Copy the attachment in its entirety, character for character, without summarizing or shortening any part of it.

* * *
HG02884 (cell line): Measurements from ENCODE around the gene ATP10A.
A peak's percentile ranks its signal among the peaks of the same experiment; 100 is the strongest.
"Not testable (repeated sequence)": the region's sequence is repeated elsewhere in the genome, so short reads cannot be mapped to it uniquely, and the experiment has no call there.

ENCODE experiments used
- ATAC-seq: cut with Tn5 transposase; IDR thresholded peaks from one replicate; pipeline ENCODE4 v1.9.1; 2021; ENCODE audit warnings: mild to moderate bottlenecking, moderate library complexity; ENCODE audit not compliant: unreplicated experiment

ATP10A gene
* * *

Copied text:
HG02884 (cell line): Measurements from ENCODE around the gene ATP10A.
A peak's percentile ranks its signal among the peaks of the same experiment; 100 is the strongest.
"Not testable (repeated sequence)": the region's sequence is repeated elsewhere in the genome, so short reads cannot be mapped to it uniquely, and the experiment has no call there.

ENCODE experiments used
- ATAC-seq: cut with Tn5 transposase; IDR thresholded peaks from one replicate; pipeline ENCODE4 v1.9.1; 2021; ENCODE audit warnings: mild to moderate bottlenecking, moderate library complexity; ENCODE audit not compliant: unreplicated experiment

ATP10A gene